WASHINGTON— Even after another month of strong hiring in June and a sinking unemployment rate, the U.S. job market just isn't what it used to be. Many part-timers can't find full-time work. "The Fed may recognize that this is a new labor-market normal, and it will begin to normalize monetary policy," said Patrick O'Keefe, an economist at accounting and consulting firm...» Read More
The latest overall job loss numbers showed a loss of 85,000 jobs in December and an unemployment rate remaining at 10.0%. The November and October numbers were revised as well. Here is a breakdown of where the job losses were as well as which sectors were adding jobs.
Friday's jobs report is the first big economic report of the new year and as such, it heralds what could be the first really big trading day of the year.
Retailers on Thursday will report December sales results, taking the wraps off their holiday season and possibly showing the best comparisons in 20 months.
Markets are hanging on Friday's December employment report, which some economists say could show job growth for the first time in two years.
Job search engine Juju.com ranked cities based on the number of unemployed in a metro area vs. the number of jobs available. Check out what they found!
When the Senate takes up a jobs bill soon, the debate will center on whether it really will create jobs and be worth plunging the government further into debt.
The recent improvement in several labor barometers adds ammunition to the optimists' argument about an imminent and long-awaited breakthrough in the labor market. .
Many traders expect a rally to drive the market higher through year end. But the big questions are what does the first quarter bring when absent investors return to their desks? And what do investors do to prepare for that?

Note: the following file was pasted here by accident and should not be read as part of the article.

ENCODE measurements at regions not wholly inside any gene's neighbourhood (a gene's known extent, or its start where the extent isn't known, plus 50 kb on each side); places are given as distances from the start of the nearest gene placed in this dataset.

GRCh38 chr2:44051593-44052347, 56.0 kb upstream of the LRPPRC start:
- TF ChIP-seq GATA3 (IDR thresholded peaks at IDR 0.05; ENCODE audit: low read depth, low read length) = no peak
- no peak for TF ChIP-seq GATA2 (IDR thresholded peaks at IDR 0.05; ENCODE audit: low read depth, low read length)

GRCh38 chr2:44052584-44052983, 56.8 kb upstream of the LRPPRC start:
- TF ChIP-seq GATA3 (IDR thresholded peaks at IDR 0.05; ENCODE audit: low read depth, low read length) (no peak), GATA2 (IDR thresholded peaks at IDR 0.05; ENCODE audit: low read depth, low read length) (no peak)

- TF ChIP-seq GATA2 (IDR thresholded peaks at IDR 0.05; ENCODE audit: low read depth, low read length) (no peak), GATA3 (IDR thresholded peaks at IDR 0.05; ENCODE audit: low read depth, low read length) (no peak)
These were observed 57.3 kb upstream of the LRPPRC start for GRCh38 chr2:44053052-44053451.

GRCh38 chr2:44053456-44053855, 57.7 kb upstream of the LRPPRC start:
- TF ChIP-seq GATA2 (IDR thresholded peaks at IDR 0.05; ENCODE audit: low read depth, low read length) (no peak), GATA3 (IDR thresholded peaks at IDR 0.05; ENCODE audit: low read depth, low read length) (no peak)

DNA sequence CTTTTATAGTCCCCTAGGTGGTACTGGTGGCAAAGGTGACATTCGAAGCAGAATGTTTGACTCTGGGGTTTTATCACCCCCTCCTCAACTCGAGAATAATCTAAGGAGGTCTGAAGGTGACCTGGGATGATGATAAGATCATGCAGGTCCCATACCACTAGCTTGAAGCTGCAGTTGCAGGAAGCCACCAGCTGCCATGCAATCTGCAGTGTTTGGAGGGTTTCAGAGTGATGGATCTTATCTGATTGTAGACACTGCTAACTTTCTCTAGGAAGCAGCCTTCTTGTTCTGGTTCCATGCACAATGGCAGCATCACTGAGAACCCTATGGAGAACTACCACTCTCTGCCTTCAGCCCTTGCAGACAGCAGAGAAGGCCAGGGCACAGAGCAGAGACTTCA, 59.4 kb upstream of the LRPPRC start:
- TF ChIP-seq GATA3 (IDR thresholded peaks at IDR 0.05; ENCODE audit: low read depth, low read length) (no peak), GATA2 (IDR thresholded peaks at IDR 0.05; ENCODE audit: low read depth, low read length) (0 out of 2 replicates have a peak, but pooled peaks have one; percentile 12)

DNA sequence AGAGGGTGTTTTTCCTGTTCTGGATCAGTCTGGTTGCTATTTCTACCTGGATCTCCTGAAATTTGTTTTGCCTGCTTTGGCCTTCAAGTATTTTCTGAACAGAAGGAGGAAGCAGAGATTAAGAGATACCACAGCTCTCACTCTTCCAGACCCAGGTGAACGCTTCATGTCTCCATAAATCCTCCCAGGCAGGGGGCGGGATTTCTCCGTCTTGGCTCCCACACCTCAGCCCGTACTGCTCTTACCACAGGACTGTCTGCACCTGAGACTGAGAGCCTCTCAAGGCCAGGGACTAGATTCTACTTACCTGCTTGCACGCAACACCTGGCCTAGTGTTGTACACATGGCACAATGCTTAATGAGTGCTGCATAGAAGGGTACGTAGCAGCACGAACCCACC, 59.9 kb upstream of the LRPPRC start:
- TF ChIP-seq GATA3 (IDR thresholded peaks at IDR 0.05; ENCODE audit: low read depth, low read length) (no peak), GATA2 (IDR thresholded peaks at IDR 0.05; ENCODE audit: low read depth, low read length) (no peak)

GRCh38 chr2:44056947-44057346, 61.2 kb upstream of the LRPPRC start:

The percentage of job seekers starting a business has doubled in this recession. Here are some laid-off professionals turned happy, successful entrepreneurs who give new meaning to economic recovery.
Stocks should make a more subdued move higher in the coming year, and the Fed is not likely to raise interest rates until at least mid-year.
President Barack Obama said on Tuesday the White House will seek to cut bureaucratic restrictions so that local lenders can help businesses seize "enormous opportunities" for growth.
Stocks should trade quietly as investors sit out until the start of the new year. Economic reports on home sales, jobs and manufactured goods in the holiday-shortened week are coming—and everyone will be watching retail sales.
Americans are the most pessimistic they've been since the beginning of this year, when the US was mired in a deep recession, while confidence in President Obama and Congress is at the lowest level of 2009, according to the latest NBC/Wall Street Journal poll.
The consumer price index and the Fed's afternoon statement Wednesday will take on even more importance to markets, after producer prices hinted at a whiff of inflation Tuesday.
Stocks should trend higher in the coming week and are in easy striking distance of a new high for the year.
Friday's economic reports will put the spotlight on consumer attitudes and spending, as the critical, final two weeks of the holiday shopping season approach.
Thursday's data includes closely watched weekly jobless claims and international trade, while Treasury Secretary Tim Geithner talks TARP at a Congressional Oversight Panel hearing.
The downgrade of Greece's credit rating gave pause to the "risk trade" and could send even more buyers into the relative safety of Treasurys through year end.
Financials will be in focus on Tuesday, as BofA's board meets on a new CEO; bank execs speak before a Goldman Sachs conference, and influential bank analyst Meredith Whitney appears on CNBC's "Squawk Box."
A number of strategists have been recommending that investors steer clear of lower quality stocks and focus instead on those with better balance sheets for the next leg of the road ahead.